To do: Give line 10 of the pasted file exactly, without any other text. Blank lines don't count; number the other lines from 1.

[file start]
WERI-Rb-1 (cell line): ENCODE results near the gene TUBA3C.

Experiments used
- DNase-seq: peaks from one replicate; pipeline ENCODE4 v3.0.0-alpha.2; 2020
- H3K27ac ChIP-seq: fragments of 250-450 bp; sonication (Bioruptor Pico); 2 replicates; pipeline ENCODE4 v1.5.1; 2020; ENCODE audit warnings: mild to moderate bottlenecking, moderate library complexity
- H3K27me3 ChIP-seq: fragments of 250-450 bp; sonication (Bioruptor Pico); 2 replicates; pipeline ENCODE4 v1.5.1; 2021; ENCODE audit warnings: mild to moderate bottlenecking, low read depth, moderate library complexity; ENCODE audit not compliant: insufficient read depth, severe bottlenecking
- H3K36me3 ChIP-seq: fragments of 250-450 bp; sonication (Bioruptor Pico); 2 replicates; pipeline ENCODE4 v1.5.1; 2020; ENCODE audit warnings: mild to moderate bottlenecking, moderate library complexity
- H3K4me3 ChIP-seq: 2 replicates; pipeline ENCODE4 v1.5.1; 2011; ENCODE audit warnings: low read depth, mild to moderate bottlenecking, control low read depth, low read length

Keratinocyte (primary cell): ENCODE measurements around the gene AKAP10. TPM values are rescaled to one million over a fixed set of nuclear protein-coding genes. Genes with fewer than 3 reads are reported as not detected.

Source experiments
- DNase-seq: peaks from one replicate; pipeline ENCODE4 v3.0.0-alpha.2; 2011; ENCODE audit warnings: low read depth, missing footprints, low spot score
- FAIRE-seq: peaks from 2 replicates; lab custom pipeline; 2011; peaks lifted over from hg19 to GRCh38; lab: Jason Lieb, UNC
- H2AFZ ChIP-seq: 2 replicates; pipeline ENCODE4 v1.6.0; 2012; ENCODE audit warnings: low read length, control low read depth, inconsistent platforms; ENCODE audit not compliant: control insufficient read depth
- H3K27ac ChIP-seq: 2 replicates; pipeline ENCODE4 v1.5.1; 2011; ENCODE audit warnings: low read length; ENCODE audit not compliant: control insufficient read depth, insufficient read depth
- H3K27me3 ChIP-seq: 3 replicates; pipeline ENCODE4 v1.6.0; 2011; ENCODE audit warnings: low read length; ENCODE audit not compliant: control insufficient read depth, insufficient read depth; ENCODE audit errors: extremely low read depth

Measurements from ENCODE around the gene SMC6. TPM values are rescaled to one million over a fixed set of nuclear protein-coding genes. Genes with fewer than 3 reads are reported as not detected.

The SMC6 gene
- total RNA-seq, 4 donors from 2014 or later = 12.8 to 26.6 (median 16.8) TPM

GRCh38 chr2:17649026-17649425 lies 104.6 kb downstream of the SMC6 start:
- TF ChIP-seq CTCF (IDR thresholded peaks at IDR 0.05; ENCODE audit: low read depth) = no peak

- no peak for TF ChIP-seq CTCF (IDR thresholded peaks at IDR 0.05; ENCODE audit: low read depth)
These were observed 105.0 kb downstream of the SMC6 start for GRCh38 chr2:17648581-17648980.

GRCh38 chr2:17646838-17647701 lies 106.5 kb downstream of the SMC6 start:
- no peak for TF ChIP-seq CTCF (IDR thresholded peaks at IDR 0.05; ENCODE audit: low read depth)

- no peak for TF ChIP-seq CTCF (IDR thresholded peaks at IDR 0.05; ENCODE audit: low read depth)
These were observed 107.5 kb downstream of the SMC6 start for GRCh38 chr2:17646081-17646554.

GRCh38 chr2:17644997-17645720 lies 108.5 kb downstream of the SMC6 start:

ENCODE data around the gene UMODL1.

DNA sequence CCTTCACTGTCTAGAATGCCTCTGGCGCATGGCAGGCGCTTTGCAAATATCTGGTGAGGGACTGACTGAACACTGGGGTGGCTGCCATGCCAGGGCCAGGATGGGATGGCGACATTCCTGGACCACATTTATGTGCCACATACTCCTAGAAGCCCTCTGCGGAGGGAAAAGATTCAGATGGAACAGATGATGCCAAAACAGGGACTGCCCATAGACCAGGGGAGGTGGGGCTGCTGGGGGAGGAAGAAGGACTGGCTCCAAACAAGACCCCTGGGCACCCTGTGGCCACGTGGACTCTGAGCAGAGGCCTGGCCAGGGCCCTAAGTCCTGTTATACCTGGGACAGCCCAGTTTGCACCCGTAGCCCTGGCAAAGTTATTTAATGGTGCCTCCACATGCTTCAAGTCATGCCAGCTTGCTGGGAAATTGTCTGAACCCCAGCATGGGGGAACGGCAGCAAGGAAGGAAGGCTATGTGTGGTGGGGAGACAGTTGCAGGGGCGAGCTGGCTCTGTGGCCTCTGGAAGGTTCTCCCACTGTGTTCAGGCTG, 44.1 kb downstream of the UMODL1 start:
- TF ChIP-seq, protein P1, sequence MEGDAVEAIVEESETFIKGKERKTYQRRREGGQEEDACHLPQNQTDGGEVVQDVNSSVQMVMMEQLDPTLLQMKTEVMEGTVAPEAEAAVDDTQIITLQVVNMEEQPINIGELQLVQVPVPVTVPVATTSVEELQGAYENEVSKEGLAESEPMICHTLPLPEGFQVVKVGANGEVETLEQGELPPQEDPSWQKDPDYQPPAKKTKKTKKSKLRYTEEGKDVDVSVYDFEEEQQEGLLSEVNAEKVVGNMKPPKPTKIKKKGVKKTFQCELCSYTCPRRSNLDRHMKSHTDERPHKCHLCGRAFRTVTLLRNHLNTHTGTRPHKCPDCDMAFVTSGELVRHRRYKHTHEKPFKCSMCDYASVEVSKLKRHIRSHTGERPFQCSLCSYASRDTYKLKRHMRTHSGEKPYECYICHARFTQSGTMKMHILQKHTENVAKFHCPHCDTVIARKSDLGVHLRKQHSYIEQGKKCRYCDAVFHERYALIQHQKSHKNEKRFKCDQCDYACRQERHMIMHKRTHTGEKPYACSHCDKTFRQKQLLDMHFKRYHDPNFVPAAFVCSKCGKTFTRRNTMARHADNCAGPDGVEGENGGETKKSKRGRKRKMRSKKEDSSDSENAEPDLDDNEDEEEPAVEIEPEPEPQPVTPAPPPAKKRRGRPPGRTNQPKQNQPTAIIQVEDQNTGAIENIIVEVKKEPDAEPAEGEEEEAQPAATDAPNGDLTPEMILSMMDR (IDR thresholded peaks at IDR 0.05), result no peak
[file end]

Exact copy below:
- DNase-seq: peaks from one replicate; pipeline ENCODE4 v3.0.0-alpha.2; 2011; ENCODE audit warnings: low read depth, missing footprints, low spot score